Alastair Cook faces the chop as captain - Boycott
Former England opener suggests that skipper could be hounded out of a job for serving up ‘same old rubbish’
England’s Alastair Cook watches the presentation after Sri Lanka won the test series. Photograph: Martin Rickett/PA Wire.
The outspoken former opening batsman launched a broadside at Cook in the wake of Monday’s 100-run defeat by Sri Lanka at Headingley, which handed the tourists a first ever series win on English soil.
A humiliating winter Ashes defeat in Australia prompted change at the top with a new head coach in Peter Moores, a new managing director in Paul Downton, and new chairman of selectors in James Whitaker having been installed, but Boycott fears Cook’s position is rapidly becoming untenable.
Boycott said: “Cook is too stubborn an individual to resign because he would see it as a sign of weakness.
“Downton, Whitaker and Moores have hung their hats on him taking England forward, so if they were to sack him so quickly after all they have said about the new era, it would be embarrassing for them.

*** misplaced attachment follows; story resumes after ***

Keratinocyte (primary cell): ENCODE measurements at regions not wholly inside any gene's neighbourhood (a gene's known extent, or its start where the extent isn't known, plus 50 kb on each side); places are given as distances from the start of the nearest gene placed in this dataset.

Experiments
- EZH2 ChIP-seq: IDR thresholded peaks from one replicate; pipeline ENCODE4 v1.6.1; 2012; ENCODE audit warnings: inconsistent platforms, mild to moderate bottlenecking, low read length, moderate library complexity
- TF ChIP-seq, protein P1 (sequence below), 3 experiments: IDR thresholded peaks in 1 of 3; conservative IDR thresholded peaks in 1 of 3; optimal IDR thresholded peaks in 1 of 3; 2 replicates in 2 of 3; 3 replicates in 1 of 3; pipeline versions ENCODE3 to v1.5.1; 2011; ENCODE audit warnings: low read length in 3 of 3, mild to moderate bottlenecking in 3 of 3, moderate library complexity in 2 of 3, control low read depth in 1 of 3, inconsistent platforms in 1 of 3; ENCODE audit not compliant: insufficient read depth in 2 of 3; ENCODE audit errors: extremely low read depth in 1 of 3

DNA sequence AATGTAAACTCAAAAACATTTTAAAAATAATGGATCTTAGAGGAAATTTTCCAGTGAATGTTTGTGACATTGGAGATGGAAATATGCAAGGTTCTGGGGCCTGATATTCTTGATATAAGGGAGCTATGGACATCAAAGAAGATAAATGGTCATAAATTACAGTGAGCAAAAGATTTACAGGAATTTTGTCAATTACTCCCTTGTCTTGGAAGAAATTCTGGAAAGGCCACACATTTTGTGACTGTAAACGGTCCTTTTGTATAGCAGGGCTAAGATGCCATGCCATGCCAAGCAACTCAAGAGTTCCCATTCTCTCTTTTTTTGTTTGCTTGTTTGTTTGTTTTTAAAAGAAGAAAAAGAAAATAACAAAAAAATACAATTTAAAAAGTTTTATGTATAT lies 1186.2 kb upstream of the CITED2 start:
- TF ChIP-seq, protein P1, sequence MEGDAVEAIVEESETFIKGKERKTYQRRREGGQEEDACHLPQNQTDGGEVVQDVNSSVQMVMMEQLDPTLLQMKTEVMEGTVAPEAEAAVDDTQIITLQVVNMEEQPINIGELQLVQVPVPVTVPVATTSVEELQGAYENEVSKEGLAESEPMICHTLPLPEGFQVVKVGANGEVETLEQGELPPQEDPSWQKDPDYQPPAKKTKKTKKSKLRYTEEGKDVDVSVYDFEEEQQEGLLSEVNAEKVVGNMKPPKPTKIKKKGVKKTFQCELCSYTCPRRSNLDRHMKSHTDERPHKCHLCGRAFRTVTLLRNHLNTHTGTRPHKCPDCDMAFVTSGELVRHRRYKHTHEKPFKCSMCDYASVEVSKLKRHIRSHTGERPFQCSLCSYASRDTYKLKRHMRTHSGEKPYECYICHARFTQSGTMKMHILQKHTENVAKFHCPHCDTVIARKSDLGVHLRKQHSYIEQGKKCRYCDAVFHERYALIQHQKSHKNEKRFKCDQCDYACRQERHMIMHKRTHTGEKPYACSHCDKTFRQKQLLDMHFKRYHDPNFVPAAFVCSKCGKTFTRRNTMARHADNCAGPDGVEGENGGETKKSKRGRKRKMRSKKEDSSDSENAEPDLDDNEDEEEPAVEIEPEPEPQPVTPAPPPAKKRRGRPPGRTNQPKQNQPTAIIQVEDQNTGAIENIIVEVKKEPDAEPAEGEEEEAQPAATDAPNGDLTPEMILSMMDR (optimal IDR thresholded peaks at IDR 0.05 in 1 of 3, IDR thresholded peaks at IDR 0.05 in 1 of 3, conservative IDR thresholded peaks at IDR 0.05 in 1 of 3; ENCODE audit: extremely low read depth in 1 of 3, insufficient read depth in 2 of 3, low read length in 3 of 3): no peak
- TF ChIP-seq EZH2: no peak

“So we are stuck with him. But they can be as supportive as they want and he can be as stubborn as he wants but if he fails with the bat in the first Test against India at Nottingham, which starts on July 9th, and we lose again, then public opinion and the media will be so vocal he may be hounded out.”
Cook remained defiant in the immediate aftermath of what proved to be a heartbreaking defeat, but his personal lack of form with the bat has been exacerbated by questions over his captaincy.
Having arguably batted for too long in the first Test at Lord’s and then found themselves failing in a race against the clock to bowl the Sri Lankans out for a second time, England surrendered a position of strength at Headingley and ultimately, the series.
Boycott said: “We are watching the same old rubbish and we cannot go on playing like this. We have to stop spurning chances to win. At Headingley, Cook gave a lesson in how to lose a Test match from a winning position.
“He had no imagination, no plan B and no different tactics as Angelo Mathews batted Sri Lanka into a winning position. It was just mind boggling.
“You have to have a feel for captaincy. You cannot go to bloody school or learn it from a book.”
Boycott also accused James Anderson and Stuart Broad of bowling “absolute tripe” with the new ball to allow Sri Lanka to establish what proved to be a decisive lead as skipper Angelo Mathews led a rearguard action in his side’s second innings.